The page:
Those who present contrary views are sometimes written off as cantankerous cranks. But with accepted formulas so regularly being discredited, those who stand against the grain might be our truth tellers and prophets.
What if, for instance, rather than lamenting the decline in serious reading among young people, we embraced their ability to learn more and learn faster through quick-paced technology that encourages multi-tasking? What if books are, like newspapers, yesterday’s news, and that’s okay?
Jeff Jarvis, an outspoken champion of new, hyperlocal and social media, asks simply, “Who says our way is the right way?”
Reacting to Matt Richtel’s long piece in Sunday’s New York Times, Growing up digital, wired for distraction, Jarvis says that the apparent inability of youngsters to make it through a book is not, prima facie, a problem, only a challenge:
Is this new generation distracted or advanced? How can they best learn? How can they teach? What tools can we use today besides books? What new opportunities do all their tools present? That’s what educators should be asking.
The Times sets up its piece in a predictable fashion: “On the eve of a pivotal academic year in Vishal Singh’s life, he faces a stark choice on his bedroom desk: book or computer?” We quickly learn Singh’s choice.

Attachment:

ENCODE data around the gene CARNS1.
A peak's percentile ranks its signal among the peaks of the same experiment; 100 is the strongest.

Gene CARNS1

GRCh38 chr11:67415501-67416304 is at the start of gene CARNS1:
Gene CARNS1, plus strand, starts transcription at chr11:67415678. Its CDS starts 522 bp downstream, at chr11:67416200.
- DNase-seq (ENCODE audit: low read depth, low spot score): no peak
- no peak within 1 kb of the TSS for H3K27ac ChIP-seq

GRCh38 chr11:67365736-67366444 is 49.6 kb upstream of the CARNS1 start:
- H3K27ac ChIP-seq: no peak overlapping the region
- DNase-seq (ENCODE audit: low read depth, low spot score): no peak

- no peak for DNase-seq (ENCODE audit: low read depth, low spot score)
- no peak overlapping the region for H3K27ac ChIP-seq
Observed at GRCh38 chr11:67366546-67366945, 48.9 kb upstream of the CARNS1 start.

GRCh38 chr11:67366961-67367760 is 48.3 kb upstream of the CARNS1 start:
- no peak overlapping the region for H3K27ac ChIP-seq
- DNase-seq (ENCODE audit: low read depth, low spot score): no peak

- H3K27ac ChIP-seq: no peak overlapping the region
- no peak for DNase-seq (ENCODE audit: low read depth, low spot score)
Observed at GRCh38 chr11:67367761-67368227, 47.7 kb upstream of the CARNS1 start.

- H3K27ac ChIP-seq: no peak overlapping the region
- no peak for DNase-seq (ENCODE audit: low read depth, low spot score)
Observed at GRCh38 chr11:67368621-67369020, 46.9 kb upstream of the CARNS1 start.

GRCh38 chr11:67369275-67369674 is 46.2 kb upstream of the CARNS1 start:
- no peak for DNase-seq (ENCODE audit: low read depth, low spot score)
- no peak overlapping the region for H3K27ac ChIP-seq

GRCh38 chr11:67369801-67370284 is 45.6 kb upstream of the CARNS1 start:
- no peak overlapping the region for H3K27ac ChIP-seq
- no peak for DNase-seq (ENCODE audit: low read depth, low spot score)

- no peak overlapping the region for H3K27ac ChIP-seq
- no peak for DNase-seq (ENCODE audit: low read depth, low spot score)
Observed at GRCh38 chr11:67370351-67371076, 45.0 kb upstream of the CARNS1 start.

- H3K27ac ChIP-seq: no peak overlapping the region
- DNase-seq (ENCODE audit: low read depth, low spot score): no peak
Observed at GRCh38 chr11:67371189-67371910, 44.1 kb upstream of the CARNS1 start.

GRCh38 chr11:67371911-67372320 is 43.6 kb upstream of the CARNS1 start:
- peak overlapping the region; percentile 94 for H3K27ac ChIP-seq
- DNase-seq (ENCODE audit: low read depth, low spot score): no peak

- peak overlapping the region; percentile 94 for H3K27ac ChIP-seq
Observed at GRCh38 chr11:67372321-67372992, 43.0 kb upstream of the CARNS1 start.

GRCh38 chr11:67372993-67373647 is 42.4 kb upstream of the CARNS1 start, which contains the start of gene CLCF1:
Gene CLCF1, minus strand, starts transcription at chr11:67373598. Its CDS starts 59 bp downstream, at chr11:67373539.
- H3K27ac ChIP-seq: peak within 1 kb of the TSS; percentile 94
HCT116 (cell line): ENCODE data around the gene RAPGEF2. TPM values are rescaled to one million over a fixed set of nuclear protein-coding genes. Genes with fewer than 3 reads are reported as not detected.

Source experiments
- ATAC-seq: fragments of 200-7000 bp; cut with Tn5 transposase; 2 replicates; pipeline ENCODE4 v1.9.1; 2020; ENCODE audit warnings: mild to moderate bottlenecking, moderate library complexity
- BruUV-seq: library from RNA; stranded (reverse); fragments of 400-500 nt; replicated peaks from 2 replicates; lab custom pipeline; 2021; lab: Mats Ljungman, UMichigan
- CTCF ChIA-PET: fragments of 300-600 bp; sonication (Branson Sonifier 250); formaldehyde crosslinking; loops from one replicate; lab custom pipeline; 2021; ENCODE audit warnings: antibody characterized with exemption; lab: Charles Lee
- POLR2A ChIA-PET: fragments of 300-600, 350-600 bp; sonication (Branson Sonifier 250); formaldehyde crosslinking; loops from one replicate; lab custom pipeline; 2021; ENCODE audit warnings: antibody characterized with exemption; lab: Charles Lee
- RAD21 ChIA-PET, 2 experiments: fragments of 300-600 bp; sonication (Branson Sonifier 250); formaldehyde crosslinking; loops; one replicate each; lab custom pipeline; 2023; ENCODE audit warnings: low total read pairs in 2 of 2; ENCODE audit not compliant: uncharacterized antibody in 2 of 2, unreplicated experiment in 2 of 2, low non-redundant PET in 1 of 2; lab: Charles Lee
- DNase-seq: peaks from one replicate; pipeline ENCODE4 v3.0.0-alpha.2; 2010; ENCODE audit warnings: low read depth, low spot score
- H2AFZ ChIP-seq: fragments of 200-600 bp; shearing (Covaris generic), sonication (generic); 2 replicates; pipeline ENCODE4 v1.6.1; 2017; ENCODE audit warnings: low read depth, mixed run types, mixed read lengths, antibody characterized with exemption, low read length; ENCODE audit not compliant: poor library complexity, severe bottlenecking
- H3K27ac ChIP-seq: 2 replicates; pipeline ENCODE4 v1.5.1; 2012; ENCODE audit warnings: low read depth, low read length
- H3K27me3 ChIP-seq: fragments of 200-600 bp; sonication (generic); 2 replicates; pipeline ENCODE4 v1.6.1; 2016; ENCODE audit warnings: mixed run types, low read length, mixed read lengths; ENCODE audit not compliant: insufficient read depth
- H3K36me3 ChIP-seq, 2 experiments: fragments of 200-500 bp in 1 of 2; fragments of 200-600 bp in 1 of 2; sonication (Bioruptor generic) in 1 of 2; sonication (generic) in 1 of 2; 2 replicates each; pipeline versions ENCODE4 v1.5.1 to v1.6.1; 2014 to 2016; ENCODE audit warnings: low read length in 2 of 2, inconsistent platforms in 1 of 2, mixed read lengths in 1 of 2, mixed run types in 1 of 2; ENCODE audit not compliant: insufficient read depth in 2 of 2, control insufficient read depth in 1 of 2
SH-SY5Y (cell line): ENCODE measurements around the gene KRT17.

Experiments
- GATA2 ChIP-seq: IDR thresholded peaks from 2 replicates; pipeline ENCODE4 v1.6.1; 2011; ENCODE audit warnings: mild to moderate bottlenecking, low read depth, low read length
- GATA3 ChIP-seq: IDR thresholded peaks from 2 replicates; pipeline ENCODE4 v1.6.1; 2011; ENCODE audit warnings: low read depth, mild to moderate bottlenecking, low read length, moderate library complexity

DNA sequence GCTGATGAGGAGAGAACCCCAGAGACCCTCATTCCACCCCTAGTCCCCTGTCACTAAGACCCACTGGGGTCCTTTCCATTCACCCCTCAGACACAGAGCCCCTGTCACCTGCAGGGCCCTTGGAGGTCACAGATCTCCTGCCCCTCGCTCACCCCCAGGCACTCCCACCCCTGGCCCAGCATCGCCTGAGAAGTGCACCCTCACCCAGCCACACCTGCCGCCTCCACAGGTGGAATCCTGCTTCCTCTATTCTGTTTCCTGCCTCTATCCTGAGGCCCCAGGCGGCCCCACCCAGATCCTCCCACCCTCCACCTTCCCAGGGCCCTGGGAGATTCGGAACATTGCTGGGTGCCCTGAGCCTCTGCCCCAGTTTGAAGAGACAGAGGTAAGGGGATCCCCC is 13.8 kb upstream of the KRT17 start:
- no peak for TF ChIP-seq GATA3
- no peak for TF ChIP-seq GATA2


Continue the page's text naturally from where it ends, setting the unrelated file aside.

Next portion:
On YouTube, Singh explains, “you can get a whole story in six minutes. A book takes so long.”
The Times report, which cites studies on the use of technology by young people, is largely displeased with this. “Downtime is to the brain what sleep is to the body,” said Dr. Michael Rich of Harvard Medical School and the Center on Media and Child Health. “But kids are in a constant mode of stimulation.”
Back to Jarvis:
A group of Danish academics say we are passing through the other side of what they wonderfully call the Gutenberg Parenthesis, leaving the structured, serial, permanent, authored, controlled era of text and returning, perhaps, to what came before the press: a time when communication and content cross, when process dominates product, when knowledge is distributed by people passing it around, when we remix it along the way, when we are more oral and aural. …
Gutenberg scholar Elizabeth Eisenstein reminds us that for 50 years after the invention of the press, we continued to put old wine in this new cask, replicating scribal fonts, content, and models. That’s what’s happening now: We are trying to fit our old world into the new one that is emerging. We’re assuming the old way is the right way.